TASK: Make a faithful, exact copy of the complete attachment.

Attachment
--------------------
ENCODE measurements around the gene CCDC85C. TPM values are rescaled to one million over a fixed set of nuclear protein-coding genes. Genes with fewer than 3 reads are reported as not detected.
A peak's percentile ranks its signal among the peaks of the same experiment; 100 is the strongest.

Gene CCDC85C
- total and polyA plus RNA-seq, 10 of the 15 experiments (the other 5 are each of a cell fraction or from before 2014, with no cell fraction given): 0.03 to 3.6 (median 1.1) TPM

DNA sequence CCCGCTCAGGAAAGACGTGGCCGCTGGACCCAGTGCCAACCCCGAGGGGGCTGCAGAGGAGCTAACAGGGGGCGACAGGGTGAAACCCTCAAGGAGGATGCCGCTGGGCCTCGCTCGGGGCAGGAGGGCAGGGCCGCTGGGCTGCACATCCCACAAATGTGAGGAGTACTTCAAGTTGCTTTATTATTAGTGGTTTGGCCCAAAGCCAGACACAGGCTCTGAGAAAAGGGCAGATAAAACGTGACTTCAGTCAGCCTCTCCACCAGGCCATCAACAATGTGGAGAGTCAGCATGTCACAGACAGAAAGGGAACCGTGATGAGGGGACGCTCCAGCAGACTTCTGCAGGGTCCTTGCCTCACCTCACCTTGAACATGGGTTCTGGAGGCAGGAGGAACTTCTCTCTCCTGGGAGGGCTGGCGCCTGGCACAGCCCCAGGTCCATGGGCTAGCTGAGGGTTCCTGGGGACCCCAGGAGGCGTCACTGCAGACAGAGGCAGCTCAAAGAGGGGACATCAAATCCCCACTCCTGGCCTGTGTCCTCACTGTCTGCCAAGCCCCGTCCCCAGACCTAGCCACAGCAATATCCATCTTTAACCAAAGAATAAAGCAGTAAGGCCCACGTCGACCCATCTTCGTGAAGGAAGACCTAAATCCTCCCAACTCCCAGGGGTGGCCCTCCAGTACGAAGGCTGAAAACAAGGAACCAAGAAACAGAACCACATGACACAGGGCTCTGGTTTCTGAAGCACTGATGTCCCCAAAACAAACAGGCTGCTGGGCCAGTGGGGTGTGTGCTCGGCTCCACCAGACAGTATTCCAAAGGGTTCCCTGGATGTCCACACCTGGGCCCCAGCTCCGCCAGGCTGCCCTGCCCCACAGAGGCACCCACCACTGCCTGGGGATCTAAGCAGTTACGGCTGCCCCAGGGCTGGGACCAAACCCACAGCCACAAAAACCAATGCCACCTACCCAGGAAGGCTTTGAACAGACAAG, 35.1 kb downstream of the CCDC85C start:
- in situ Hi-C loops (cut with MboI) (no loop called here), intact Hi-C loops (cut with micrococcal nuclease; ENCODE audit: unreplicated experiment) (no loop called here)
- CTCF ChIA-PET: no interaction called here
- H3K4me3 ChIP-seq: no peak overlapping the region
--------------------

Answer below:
ENCODE measurements around the gene CCDC85C. TPM values are rescaled to one million over a fixed set of nuclear protein-coding genes. Genes with fewer than 3 reads are reported as not detected.
A peak's percentile ranks its signal among the peaks of the same experiment; 100 is the strongest.

Gene CCDC85C
- total and polyA plus RNA-seq, 10 of the 15 experiments (the other 5 are each of a cell fraction or from before 2014, with no cell fraction given): 0.03 to 3.6 (median 1.1) TPM

DNA sequence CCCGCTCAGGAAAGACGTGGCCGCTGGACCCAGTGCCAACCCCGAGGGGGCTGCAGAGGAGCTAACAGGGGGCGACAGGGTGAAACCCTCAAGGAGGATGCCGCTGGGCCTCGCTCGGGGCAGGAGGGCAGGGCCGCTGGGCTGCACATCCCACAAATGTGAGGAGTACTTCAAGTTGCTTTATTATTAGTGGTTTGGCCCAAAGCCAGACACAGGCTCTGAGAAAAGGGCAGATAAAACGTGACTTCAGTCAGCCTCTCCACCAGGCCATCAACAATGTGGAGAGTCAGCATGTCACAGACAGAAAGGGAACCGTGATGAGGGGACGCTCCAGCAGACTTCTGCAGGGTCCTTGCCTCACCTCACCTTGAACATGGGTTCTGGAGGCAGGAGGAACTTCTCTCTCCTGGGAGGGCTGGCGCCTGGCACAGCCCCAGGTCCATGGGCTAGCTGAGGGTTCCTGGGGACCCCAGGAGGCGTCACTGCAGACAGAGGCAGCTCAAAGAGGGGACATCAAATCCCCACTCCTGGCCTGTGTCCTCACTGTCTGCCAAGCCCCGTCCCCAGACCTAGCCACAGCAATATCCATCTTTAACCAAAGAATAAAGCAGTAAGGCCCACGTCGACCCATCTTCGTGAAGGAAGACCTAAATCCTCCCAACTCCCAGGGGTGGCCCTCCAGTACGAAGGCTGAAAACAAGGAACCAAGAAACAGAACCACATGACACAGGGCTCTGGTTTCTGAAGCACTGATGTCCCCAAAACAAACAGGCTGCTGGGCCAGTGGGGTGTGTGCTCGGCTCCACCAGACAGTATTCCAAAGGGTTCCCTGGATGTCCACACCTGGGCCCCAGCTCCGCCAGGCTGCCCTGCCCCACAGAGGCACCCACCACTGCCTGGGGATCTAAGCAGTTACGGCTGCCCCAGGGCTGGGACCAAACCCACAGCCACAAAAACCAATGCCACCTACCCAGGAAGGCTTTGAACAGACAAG, 35.1 kb downstream of the CCDC85C start:
- in situ Hi-C loops (cut with MboI) (no loop called here), intact Hi-C loops (cut with micrococcal nuclease; ENCODE audit: unreplicated experiment) (no loop called here)
- CTCF ChIA-PET: no interaction called here
- H3K4me3 ChIP-seq: no peak overlapping the region